Issue Date: 30 May 2021
Designer: Petraq Papa
Stamp Size: 30 x 40 mm
Printing Method: Offset lithography
Printer: Adel CO
First Day Cover:
Albania, being a country with a Mediterranean climate and wide access to the sea, offers the possibility of creating different habitats for different living lifeforms. In our country, animals adapted to this climate are growing rare. These animals have been endangered for years as a result of damage and change caused to their habitat. Experts say that this situation has affected the animals in our country for years, and in recent years have faced many problems with very little protection. These experts express the need to organize awareness campaigns. Here are some of the endangered animals in Albania: the brown bear (Ursus arctos), the dalmatian pelican (Pelecanus crispus), the capercaillie (Tetrao urogallus) and the roe deer (Capreolus capreolus).
The brown bear (Ursus arctos) is a large bear species found across Eurasia and North America. In North America, the populations of brown bears are called grizzly bears, while the subspecies that inhabits the Kodiak Islands of Alaska is known as the Kodiak bear. It is one of the largest living terrestrial members of the order Carnivora, rivaled in size only by its closest relative, the polar bear (Ursus maritimus), which is much less variable in size and slightly bigger on average. The brown bear’s range includes parts of Russia, Central Asia, China, Canada, the United States, Hokkaido, Scandinavia, the Balkans, the Picos de Europa and the Carpathian region (especially Romania), Iran, Anatolia, and the Caucasus. The brown bear is recognized as a national and state animal in several European countries.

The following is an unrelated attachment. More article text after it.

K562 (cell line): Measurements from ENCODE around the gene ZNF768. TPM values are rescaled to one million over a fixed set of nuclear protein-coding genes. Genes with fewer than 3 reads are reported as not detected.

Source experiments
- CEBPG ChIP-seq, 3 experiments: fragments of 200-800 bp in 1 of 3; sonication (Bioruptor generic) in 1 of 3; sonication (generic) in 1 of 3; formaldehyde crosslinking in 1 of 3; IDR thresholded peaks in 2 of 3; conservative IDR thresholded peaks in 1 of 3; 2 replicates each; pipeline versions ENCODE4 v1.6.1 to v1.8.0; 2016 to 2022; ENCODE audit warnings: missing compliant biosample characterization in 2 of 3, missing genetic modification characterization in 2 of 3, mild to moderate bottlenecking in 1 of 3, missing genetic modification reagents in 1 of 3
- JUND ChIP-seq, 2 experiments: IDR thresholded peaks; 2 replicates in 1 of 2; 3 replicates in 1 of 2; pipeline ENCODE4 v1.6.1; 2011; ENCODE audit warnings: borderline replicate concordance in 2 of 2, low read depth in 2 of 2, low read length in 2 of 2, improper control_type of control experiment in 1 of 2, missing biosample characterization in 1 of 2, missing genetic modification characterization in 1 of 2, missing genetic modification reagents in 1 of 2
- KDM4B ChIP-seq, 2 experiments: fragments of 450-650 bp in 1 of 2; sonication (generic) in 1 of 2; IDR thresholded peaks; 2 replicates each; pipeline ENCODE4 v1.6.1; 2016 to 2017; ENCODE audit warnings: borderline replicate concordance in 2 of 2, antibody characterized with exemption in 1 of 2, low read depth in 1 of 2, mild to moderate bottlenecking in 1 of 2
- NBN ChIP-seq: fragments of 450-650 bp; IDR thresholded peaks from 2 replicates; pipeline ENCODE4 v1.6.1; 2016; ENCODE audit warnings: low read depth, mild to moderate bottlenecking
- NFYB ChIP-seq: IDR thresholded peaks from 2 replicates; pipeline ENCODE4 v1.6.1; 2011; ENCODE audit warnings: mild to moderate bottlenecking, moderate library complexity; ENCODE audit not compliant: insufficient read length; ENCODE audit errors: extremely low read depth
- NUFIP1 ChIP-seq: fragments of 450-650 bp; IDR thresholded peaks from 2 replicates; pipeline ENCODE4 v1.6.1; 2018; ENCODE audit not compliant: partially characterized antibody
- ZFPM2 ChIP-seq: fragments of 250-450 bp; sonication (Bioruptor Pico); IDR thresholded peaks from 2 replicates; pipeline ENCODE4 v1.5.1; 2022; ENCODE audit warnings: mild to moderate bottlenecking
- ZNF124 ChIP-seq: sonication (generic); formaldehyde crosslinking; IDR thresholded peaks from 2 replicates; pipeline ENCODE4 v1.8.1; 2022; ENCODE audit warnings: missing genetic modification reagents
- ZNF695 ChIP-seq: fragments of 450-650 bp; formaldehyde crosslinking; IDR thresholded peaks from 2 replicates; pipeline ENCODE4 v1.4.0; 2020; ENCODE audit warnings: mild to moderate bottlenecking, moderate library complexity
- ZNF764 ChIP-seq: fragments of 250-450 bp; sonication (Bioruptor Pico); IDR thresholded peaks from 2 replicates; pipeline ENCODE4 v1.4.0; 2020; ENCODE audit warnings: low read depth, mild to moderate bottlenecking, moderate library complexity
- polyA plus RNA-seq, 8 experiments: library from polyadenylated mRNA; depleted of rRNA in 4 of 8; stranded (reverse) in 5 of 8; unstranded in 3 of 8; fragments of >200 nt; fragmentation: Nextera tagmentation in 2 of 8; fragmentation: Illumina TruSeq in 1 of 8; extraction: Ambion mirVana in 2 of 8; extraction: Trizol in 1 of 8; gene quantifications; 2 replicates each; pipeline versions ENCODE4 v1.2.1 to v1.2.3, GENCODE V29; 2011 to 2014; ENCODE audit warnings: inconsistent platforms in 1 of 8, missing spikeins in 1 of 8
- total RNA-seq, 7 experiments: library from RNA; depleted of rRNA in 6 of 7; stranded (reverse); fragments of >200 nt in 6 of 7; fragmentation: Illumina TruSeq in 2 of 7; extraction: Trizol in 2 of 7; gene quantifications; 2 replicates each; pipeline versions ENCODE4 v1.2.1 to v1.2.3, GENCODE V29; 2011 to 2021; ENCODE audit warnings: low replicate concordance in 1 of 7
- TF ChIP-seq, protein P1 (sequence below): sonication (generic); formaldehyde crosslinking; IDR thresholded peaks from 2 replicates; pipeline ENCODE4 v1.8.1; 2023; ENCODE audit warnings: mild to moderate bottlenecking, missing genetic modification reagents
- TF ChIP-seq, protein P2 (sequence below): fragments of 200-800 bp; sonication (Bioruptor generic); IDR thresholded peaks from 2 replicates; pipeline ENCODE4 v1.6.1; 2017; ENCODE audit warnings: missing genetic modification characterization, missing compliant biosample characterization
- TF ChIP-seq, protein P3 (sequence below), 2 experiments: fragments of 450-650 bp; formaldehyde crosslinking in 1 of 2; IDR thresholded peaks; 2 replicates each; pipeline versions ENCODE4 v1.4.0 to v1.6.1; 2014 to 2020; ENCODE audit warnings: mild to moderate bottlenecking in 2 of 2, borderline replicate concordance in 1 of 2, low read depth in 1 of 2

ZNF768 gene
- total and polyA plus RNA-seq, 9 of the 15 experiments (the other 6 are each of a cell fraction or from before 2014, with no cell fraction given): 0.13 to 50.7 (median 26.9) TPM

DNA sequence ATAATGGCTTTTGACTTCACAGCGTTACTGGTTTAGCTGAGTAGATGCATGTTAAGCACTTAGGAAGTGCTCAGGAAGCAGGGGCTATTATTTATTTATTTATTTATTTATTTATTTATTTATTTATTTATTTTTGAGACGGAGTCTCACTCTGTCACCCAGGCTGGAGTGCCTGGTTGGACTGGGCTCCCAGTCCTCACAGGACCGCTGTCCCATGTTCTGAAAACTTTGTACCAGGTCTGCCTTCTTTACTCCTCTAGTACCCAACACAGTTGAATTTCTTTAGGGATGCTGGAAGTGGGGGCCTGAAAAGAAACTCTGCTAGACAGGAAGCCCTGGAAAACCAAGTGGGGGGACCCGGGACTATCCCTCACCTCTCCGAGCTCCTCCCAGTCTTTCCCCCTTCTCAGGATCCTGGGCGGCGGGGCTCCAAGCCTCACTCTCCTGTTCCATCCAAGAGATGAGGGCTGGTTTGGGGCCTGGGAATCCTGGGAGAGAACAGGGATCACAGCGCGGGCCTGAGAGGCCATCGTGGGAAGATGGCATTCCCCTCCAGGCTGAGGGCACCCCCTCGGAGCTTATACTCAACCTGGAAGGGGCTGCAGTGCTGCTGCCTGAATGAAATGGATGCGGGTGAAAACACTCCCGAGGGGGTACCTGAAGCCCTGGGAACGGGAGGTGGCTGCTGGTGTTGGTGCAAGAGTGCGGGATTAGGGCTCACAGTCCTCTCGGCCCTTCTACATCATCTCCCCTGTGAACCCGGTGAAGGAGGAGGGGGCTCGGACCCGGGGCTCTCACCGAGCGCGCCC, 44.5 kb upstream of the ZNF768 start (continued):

While the brown bear’s range has shrunk, and it has faced local extinctions, it remains listed as a least concern species by the International Union for Conservation of Nature (IUCN) with a total estimated population in 2017 of 110,000. As of 2012, this and the American black bear are the only bear species not classified as threatened by the IUCN. Populations that were hunted to extinction in the 19th and 20th centuries are the Atlas bear of North Africa and the Californian, Ungavan and Mexican populations of the grizzly bear of North America. Many of the populations in the southern parts of Eurasia are highly endangered as well. One of the smaller-bodied forms, the Himalayan brown bear, is critically endangered, occupying only 2% of its former range and threatened by uncontrolled poaching for its body parts. The Marsican brown bear of central Italy is one of several currently isolated populations of the Eurasian brown bear and is believed to have a population of just 50 to 60 bears.